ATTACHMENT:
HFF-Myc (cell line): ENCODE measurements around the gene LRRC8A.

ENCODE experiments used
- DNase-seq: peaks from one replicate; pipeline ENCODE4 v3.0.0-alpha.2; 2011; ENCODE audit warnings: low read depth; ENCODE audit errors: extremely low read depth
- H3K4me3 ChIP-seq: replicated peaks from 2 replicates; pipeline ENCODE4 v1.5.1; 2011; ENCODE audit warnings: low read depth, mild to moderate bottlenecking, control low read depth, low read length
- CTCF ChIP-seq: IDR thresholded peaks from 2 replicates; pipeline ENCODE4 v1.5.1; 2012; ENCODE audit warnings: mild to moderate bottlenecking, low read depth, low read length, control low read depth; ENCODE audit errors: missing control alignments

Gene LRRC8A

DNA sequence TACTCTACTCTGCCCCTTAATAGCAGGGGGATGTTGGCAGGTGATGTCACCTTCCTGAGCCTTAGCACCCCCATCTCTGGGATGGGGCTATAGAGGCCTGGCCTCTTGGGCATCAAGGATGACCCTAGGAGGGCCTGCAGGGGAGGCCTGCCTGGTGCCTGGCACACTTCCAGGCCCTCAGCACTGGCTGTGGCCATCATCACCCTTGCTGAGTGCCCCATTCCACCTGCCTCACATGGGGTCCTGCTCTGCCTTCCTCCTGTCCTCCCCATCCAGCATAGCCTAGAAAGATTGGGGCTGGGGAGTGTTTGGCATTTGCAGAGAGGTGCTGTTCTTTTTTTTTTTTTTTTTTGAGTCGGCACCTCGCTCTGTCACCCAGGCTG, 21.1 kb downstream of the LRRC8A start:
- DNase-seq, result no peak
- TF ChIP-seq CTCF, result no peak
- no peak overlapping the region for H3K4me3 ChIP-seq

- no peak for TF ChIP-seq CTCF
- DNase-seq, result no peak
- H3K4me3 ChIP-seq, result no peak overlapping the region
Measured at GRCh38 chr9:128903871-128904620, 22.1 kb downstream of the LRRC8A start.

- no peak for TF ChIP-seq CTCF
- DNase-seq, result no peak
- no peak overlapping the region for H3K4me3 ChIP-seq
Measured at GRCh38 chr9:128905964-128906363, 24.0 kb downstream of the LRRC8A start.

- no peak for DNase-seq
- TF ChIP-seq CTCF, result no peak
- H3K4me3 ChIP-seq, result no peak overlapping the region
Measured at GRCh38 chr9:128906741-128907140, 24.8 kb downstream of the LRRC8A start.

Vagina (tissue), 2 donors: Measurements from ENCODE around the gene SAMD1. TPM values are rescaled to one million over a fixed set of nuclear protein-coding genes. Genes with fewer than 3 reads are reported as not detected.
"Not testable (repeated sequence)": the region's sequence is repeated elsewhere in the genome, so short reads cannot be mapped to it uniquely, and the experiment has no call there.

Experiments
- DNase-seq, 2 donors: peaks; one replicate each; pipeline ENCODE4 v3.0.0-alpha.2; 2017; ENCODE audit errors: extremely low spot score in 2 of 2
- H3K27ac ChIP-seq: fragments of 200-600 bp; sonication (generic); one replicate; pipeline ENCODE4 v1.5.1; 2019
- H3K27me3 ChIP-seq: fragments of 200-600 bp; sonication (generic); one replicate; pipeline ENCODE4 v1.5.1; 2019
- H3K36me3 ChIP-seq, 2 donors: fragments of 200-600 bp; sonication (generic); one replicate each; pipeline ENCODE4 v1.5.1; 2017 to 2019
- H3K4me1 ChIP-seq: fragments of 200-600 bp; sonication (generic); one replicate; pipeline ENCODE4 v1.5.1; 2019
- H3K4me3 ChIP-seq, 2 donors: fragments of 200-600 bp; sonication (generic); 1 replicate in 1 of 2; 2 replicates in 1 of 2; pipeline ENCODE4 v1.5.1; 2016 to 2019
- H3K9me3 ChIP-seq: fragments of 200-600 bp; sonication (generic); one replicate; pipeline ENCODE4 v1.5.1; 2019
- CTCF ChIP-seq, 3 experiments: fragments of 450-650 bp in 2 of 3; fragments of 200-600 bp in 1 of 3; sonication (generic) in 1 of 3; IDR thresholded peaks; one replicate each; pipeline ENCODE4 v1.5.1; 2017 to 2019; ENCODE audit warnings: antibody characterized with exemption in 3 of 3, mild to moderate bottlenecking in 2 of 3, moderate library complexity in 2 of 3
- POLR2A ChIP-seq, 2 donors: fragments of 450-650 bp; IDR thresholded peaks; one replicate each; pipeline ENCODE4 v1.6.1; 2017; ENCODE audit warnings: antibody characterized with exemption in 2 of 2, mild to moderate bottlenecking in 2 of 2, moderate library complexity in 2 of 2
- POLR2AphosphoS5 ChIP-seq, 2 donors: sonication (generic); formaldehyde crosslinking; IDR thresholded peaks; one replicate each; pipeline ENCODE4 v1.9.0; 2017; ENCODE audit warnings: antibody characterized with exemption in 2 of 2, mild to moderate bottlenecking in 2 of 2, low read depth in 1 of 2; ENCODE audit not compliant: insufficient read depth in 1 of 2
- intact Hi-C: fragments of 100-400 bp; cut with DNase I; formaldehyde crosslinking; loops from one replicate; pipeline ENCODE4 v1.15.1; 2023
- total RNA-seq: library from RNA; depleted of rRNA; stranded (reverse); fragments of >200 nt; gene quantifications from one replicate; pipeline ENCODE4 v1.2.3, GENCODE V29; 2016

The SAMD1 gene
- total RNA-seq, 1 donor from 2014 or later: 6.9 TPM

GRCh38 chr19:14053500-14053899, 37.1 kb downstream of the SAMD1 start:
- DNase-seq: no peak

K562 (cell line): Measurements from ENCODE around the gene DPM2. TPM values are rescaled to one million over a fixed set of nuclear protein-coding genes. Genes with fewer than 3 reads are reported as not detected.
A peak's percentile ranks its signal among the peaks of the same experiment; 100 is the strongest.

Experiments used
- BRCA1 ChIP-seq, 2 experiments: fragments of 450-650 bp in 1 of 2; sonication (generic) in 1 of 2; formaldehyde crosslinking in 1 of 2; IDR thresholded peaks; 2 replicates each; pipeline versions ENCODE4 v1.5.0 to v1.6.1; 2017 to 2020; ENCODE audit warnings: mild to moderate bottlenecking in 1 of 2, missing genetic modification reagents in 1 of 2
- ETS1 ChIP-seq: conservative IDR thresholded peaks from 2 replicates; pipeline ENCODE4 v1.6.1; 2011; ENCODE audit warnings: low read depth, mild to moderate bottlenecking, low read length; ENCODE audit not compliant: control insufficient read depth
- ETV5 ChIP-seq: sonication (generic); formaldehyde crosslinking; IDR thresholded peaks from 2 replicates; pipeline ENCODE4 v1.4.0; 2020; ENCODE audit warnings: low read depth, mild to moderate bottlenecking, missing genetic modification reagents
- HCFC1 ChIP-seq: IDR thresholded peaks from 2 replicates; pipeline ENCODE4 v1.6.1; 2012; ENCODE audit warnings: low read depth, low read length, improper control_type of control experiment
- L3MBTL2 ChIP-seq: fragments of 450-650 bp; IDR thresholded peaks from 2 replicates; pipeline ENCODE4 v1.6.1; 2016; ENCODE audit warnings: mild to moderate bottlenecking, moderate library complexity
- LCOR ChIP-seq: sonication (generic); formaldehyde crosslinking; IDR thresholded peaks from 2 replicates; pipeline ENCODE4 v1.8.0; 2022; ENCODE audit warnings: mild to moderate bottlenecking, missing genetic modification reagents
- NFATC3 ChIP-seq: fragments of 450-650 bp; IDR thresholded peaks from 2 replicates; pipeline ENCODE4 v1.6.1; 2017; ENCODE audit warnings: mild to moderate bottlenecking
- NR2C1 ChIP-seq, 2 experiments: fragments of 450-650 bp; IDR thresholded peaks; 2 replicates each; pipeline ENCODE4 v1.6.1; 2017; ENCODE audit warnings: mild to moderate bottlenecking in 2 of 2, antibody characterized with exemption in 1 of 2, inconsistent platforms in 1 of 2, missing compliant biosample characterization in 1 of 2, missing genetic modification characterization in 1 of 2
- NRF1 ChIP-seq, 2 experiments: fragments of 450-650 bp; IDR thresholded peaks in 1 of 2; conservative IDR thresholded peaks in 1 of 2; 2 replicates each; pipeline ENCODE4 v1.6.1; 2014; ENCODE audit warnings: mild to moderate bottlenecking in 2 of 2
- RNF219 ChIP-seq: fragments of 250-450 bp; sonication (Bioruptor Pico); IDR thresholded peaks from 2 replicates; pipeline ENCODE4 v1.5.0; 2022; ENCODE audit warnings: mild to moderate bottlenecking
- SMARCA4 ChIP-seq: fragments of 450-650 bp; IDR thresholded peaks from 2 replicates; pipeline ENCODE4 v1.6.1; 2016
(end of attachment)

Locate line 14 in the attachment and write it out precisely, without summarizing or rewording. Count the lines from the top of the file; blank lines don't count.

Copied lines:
Measured at GRCh38 chr9:128903871-128904620, 22.1 kb downstream of the LRRC8A start.